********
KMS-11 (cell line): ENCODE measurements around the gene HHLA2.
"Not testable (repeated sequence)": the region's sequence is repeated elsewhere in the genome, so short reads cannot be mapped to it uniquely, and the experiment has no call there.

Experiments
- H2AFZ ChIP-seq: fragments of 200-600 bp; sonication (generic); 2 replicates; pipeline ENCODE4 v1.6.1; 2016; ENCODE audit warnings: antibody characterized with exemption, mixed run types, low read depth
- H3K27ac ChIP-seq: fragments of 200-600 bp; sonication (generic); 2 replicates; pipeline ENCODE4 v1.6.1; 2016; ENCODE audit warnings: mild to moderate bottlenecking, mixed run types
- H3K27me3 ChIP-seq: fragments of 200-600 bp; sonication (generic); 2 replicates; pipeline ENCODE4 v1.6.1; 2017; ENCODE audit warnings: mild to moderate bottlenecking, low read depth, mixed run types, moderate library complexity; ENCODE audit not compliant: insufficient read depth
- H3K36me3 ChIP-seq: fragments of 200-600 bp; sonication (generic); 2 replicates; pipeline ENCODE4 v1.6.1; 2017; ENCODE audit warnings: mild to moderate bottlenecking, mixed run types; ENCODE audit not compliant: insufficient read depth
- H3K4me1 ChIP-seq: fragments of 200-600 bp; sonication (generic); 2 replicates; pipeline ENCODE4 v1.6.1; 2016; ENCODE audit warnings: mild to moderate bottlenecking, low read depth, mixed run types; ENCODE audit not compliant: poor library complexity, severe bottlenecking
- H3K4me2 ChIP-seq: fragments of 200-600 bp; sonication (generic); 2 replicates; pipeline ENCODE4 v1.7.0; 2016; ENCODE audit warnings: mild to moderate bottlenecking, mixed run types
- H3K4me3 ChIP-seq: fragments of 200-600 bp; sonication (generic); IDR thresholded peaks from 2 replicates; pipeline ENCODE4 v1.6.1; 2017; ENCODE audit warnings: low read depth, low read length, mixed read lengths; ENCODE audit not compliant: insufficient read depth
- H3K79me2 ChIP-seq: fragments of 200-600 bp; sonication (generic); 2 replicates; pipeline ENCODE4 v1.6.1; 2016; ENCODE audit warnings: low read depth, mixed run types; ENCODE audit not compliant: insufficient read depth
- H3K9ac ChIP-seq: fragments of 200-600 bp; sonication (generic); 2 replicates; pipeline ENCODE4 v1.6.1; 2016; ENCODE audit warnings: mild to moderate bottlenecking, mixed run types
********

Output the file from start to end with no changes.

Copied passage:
KMS-11 (cell line): ENCODE measurements around the gene HHLA2.
"Not testable (repeated sequence)": the region's sequence is repeated elsewhere in the genome, so short reads cannot be mapped to it uniquely, and the experiment has no call there.

Experiments
- H2AFZ ChIP-seq: fragments of 200-600 bp; sonication (generic); 2 replicates; pipeline ENCODE4 v1.6.1; 2016; ENCODE audit warnings: antibody characterized with exemption, mixed run types, low read depth
- H3K27ac ChIP-seq: fragments of 200-600 bp; sonication (generic); 2 replicates; pipeline ENCODE4 v1.6.1; 2016; ENCODE audit warnings: mild to moderate bottlenecking, mixed run types
- H3K27me3 ChIP-seq: fragments of 200-600 bp; sonication (generic); 2 replicates; pipeline ENCODE4 v1.6.1; 2017; ENCODE audit warnings: mild to moderate bottlenecking, low read depth, mixed run types, moderate library complexity; ENCODE audit not compliant: insufficient read depth
- H3K36me3 ChIP-seq: fragments of 200-600 bp; sonication (generic); 2 replicates; pipeline ENCODE4 v1.6.1; 2017; ENCODE audit warnings: mild to moderate bottlenecking, mixed run types; ENCODE audit not compliant: insufficient read depth
- H3K4me1 ChIP-seq: fragments of 200-600 bp; sonication (generic); 2 replicates; pipeline ENCODE4 v1.6.1; 2016; ENCODE audit warnings: mild to moderate bottlenecking, low read depth, mixed run types; ENCODE audit not compliant: poor library complexity, severe bottlenecking
- H3K4me2 ChIP-seq: fragments of 200-600 bp; sonication (generic); 2 replicates; pipeline ENCODE4 v1.7.0; 2016; ENCODE audit warnings: mild to moderate bottlenecking, mixed run types
- H3K4me3 ChIP-seq: fragments of 200-600 bp; sonication (generic); IDR thresholded peaks from 2 replicates; pipeline ENCODE4 v1.6.1; 2017; ENCODE audit warnings: low read depth, low read length, mixed read lengths; ENCODE audit not compliant: insufficient read depth
- H3K79me2 ChIP-seq: fragments of 200-600 bp; sonication (generic); 2 replicates; pipeline ENCODE4 v1.6.1; 2016; ENCODE audit warnings: low read depth, mixed run types; ENCODE audit not compliant: insufficient read depth
- H3K9ac ChIP-seq: fragments of 200-600 bp; sonication (generic); 2 replicates; pipeline ENCODE4 v1.6.1; 2016; ENCODE audit warnings: mild to moderate bottlenecking, mixed run types